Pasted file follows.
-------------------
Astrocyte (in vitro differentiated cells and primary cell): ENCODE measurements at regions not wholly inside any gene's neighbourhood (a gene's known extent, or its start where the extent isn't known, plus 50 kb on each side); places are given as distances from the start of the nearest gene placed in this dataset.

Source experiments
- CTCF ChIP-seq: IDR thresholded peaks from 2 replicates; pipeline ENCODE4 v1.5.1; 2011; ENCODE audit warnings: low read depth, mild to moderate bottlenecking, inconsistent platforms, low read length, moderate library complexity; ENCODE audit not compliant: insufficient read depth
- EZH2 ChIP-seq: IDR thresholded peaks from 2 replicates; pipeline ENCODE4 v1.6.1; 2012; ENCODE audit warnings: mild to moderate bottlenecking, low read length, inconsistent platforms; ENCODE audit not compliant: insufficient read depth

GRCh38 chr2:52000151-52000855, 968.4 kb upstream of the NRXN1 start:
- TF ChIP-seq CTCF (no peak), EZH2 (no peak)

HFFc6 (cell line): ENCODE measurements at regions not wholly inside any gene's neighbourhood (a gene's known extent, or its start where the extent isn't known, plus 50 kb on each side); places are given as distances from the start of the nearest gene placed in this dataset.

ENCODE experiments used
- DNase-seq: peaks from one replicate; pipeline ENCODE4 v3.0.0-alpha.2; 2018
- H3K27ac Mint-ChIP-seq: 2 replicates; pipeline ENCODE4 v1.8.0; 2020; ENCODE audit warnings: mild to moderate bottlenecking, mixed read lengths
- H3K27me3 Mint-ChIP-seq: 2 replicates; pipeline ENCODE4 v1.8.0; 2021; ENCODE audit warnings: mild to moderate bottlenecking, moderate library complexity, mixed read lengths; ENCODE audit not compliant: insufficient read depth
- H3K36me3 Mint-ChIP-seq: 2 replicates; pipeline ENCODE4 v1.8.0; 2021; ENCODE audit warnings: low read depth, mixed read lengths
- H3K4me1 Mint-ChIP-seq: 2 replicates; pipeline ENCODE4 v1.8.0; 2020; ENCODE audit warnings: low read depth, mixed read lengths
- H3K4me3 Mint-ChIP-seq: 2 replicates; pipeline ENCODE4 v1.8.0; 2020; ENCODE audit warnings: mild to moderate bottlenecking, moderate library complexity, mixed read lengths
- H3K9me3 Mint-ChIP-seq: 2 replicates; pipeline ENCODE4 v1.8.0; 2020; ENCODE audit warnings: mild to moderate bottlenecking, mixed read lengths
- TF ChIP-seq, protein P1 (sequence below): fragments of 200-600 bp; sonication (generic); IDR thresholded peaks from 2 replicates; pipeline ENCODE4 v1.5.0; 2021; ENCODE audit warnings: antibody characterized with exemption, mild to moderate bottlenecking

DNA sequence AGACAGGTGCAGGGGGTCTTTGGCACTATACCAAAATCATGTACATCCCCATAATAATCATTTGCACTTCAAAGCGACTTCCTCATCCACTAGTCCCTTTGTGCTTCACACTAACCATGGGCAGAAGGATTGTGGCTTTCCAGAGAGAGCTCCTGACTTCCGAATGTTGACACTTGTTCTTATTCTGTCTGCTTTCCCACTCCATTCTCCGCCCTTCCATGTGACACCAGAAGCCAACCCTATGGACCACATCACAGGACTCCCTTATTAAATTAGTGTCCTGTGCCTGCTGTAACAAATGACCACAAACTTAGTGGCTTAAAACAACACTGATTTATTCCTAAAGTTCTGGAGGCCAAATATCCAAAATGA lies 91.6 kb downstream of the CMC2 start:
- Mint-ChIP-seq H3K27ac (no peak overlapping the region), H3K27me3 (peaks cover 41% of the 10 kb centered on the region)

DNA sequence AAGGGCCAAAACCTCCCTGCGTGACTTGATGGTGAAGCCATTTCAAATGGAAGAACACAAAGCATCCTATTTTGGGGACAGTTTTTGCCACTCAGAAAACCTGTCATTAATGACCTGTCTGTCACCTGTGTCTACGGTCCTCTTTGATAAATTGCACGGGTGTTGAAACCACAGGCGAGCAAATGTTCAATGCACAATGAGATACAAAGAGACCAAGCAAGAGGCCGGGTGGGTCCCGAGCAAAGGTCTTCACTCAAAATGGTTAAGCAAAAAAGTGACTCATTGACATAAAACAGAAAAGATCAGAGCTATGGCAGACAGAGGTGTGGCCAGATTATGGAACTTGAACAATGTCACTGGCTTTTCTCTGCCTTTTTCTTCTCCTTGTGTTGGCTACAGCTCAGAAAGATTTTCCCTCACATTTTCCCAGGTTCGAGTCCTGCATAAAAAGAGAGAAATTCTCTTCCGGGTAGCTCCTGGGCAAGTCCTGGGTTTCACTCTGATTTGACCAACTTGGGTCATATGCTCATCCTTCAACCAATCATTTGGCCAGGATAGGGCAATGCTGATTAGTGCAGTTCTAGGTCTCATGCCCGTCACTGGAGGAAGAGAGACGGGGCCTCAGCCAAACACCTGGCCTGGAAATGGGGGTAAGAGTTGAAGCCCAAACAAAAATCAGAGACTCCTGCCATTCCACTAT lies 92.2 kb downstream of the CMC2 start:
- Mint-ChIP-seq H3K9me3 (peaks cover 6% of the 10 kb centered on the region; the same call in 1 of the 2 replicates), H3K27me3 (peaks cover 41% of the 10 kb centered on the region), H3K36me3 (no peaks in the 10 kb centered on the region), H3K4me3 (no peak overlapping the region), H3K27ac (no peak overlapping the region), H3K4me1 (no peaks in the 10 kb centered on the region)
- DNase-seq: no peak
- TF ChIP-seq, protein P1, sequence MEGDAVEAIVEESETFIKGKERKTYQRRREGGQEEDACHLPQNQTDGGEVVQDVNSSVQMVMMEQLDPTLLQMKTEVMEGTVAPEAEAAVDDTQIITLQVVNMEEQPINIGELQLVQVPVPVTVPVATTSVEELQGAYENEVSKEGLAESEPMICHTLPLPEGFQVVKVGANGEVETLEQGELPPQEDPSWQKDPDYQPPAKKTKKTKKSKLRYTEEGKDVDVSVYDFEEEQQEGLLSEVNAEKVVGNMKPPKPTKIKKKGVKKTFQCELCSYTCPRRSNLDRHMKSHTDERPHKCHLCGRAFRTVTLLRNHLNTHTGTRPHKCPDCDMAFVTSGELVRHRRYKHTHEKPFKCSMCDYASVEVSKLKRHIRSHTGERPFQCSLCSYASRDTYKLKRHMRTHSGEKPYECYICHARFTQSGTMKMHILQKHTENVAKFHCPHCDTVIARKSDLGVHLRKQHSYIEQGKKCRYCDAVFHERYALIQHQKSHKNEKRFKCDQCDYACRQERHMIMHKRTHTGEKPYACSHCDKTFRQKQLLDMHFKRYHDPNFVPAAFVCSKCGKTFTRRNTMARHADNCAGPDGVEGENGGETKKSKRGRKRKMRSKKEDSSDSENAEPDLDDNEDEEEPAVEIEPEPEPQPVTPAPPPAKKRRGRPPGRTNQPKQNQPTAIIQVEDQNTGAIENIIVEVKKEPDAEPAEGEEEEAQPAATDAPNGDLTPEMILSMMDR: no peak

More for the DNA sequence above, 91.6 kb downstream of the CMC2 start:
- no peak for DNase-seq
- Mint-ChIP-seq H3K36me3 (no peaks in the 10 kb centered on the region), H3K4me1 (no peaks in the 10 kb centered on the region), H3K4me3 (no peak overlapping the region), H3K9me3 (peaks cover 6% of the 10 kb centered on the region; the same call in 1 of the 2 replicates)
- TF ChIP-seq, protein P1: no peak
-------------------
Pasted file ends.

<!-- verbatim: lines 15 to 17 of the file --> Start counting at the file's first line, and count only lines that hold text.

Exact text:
- H3K9me3 Mint-ChIP-seq: 2 replicates; pipeline ENCODE4 v1.8.0; 2020; ENCODE audit warnings: mild to moderate bottlenecking, mixed read lengths
- TF ChIP-seq, protein P1 (sequence below): fragments of 200-600 bp; sonication (generic); IDR thresholded peaks from 2 replicates; pipeline ENCODE4 v1.5.0; 2021; ENCODE audit warnings: antibody characterized with exemption, mild to moderate bottlenecking

DNA sequence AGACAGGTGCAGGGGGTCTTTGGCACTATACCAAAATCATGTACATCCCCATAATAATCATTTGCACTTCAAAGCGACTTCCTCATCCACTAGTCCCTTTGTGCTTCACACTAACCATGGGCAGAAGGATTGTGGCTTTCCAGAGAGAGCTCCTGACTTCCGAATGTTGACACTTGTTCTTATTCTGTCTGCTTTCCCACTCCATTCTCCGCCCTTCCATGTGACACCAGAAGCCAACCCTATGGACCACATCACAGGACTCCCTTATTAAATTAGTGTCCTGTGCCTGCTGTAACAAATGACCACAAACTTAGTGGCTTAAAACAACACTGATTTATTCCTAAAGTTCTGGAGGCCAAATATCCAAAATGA lies 91.6 kb downstream of the CMC2 start: